After more than two years I have left the Institute of Development Studies (IDS) and am working as a freelancer full time. I’ve learnt a lot at IDS and met some great people but the time has come for a new challenge.
Here is some of the work I did in my final months at IDS:
‘It’s time to decolonise feminist knowledge’ (BRIDGE) – a report from a Signe Arnfred lecture on the decolonisation of knowledge production. The lecture highlighted the close relationship between the colonial process and knowledge production in Africa.
In January I went to Belize as part of a learning exchange. I worked for two weeks at the Caribbean Community Climate Change Centre (CCCCC) as part of the Open Knowledge Hub Project. These posts for the OK Hub and Eldis outline some of my experiences, touching on data, development and the response to climate change in the Caribbean.
‘Urbanisation, health and the Sustainable Development Goals’ (Interactions) – part of a series looking at how specific topics are reflected in the Sustainable Development Goals, including gender-based violence, unpaid care work, economic empowerment.
‘Faith, Gender & Sexuality: A Toolkit’ (Sexuality, Poverty and Law) – I edited this new resource for faith leaders in Africa and beyond.
This week I had a couple of posts published on the Transition Free Press blog:
- Real Media conference celebrates independent journalism about the new campaign and network to support and promote independent, ‘public interest’ journalism. As someone passionate about these kinds of publications and platforms, I’m really excited about its potential. Real Media are holding a conference in Manchester on 28 February.
- Accelerating transition, city by city about the ARTS research project. A study of five European city regions which aims to find out more about what makes some areas hubs for sustainability.
At the Institute of Development Studies, I have been working on three features for the Interactions website, focused on how the project’s key themes: unpaid care work, gender-based violence and urban health of women and girls in low incomes settings, relate to the Sustainable Development Goals. The first article on unpaid care work is now published here.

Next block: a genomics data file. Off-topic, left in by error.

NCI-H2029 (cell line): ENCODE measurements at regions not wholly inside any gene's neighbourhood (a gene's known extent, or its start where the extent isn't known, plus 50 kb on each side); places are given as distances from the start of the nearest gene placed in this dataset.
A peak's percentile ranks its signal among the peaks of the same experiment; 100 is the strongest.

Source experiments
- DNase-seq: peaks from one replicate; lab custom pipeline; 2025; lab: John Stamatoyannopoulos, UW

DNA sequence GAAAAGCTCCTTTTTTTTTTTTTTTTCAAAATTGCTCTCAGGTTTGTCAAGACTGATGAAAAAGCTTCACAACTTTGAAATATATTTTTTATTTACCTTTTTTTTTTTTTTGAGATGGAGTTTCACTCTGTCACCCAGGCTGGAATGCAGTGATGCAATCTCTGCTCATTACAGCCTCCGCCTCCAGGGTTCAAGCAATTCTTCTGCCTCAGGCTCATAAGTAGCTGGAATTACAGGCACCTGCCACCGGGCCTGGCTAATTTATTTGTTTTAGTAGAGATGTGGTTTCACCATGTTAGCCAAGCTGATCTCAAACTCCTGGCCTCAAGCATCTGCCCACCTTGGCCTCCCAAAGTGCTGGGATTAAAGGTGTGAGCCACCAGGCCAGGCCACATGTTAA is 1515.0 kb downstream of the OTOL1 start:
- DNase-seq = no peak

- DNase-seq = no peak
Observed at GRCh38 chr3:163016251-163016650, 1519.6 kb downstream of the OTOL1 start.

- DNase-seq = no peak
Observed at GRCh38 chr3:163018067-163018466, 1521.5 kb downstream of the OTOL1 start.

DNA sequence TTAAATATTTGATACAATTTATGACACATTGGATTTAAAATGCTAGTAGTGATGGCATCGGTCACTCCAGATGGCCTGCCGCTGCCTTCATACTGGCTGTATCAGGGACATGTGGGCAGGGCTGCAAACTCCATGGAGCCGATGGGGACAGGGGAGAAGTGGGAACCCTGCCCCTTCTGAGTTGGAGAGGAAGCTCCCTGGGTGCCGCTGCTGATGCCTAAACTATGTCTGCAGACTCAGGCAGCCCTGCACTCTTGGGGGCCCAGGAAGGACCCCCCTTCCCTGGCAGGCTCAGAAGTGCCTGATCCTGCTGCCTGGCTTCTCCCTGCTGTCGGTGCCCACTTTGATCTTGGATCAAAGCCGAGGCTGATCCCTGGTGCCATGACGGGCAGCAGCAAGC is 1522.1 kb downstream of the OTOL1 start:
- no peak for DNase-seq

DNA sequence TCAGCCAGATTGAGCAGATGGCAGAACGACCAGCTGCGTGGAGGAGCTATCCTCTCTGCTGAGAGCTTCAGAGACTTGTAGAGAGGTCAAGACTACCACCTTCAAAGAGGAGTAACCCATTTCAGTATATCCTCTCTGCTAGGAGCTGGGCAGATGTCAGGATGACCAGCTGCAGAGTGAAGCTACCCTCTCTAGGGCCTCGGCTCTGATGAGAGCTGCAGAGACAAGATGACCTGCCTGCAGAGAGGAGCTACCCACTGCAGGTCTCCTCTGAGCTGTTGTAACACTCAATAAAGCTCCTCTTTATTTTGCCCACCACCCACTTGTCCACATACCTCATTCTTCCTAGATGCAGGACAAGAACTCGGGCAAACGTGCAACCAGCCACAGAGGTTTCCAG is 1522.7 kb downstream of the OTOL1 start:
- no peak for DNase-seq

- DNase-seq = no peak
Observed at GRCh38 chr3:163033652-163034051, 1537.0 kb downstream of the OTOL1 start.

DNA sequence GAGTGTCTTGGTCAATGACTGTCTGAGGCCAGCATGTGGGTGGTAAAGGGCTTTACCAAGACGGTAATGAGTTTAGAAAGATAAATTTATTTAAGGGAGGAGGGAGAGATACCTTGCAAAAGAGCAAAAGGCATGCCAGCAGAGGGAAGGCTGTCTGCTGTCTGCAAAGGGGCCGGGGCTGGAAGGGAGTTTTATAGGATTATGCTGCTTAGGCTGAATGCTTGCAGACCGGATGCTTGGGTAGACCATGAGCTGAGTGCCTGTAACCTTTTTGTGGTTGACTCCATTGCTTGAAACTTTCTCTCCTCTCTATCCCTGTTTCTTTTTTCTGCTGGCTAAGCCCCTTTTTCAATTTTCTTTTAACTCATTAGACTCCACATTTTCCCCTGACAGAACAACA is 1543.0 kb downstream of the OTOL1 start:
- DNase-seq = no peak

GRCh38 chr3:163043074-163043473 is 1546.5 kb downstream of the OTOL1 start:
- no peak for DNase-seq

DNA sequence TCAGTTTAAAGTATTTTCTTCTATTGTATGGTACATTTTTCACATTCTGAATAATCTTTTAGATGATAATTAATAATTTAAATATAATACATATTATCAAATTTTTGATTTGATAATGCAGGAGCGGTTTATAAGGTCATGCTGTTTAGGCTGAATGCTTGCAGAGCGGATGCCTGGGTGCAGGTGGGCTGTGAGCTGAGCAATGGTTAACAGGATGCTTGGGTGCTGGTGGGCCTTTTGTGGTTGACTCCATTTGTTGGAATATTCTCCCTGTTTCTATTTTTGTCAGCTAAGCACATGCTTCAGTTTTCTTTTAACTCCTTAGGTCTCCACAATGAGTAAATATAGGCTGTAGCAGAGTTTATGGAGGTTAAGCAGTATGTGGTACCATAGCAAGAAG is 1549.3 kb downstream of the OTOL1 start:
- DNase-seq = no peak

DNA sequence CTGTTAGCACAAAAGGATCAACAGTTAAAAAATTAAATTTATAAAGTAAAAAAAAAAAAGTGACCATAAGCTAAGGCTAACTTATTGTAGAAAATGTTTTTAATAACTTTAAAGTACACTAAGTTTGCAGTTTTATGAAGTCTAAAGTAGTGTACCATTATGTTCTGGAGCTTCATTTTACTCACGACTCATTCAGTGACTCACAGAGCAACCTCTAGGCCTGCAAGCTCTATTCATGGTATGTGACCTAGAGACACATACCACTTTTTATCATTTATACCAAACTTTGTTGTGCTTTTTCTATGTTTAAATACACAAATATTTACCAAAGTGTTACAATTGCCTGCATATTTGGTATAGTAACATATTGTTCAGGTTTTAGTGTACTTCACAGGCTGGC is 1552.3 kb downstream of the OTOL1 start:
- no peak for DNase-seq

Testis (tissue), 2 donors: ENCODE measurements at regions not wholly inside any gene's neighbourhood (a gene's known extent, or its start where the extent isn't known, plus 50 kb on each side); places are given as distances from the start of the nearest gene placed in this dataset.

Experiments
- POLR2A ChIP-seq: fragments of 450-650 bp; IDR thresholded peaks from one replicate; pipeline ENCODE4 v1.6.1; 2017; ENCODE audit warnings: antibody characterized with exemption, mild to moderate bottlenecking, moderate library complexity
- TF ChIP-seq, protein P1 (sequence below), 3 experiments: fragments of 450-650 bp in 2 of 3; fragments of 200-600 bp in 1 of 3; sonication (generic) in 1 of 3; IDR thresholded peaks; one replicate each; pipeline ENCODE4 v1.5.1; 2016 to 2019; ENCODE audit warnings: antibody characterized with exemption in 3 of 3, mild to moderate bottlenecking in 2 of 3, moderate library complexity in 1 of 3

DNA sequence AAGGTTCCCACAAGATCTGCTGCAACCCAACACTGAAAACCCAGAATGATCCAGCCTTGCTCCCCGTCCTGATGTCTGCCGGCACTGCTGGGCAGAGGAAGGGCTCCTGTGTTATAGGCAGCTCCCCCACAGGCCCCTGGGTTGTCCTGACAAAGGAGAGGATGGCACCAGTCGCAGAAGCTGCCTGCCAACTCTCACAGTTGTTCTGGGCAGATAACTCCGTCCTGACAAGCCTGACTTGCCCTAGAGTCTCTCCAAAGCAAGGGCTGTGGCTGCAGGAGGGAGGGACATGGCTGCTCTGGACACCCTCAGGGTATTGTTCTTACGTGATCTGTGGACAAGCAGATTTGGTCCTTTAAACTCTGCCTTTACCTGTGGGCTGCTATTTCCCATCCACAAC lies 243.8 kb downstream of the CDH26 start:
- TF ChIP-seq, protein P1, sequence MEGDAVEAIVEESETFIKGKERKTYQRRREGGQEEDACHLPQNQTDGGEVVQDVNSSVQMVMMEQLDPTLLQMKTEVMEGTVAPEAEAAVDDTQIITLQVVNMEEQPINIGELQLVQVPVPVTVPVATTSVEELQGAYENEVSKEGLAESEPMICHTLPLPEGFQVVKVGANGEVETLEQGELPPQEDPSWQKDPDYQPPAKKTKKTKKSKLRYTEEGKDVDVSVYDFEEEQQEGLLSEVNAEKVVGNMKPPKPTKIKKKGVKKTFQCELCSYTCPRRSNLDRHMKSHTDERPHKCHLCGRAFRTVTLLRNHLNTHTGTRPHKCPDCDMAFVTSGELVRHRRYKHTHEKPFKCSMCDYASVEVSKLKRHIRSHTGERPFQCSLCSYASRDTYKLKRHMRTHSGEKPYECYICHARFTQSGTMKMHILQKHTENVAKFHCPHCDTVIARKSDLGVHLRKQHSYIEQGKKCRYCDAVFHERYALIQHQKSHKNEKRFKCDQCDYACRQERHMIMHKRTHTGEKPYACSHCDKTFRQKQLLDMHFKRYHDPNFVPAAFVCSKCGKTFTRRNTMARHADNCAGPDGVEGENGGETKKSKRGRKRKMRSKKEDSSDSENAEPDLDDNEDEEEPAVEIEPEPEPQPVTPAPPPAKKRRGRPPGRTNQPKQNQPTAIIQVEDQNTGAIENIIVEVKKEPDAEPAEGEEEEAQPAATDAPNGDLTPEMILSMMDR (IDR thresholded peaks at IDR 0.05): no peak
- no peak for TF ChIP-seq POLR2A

To celebrate their 40th anniversary, New Internationalist held an event at Amnesty International UK HQ called ‘What does it mean to be an internationalist today?’ An impressive panel of speakers was tasked with answering the question: Jessica Horn, Asad Rehman, Dan Smith, John Hilary, Mariéme Jamme, Nitasha Kaul and Jonathan Glennie.
I wrote a summary-cum review of the event for the New Internationalist blog but to see the speakers themselves check out the videos from the night, also the great blog series ‘The Internationalists‘.
I’m now into my last month at New Internationalist. I’ll be sad to leave but who knows what exciting things the future may hold – I don’t yet!
Things have been busy on the website and I’ve been out and about blogging. Here’s some of what I’ve been up to:
I spent two days in London covering G8 mobilisations on the day of David Cameron’s Hunger Summit and the Carnival Against Capitalism. I also headed to the People’s Assembly in Westminster on 22 June, as did New Internationalist co-editor Vanessa Baird.
I also wrote a post on a new campaign to raise awareness of FGM in Oxfordshire, spearheaded by writer and campaigner Abigal Muchechti.
One of my latest projects at New Internationalist has been an interactive timeline, covering 40 years of highlights…
New Internationalist is 40 in 2013 so we thought we would pull together some of our milestones into an online timeline.
Click through to the full timeline here.
It was great to be able to look back over such an impressive history of independent journalism as it documented some monumental social movements.
Thanks to Charlie Harvey who used Timeline.JS to build a really easy to use template for me to put the editorial content into.
The latest New Internationalist podcast…
In this episode I chat to Chris Brazier, New Internationalist’s longest serving co-editor (he’s been at the mag since 1984!) about 40 years of New Internationalist and the progress (and lack of) the world has made in that time. Is the idea of ‘development’ well and truly dead?
Listen to the podcast here at the New Internationalist website and find out more about the latest magazine, ‘What has development done for me?‘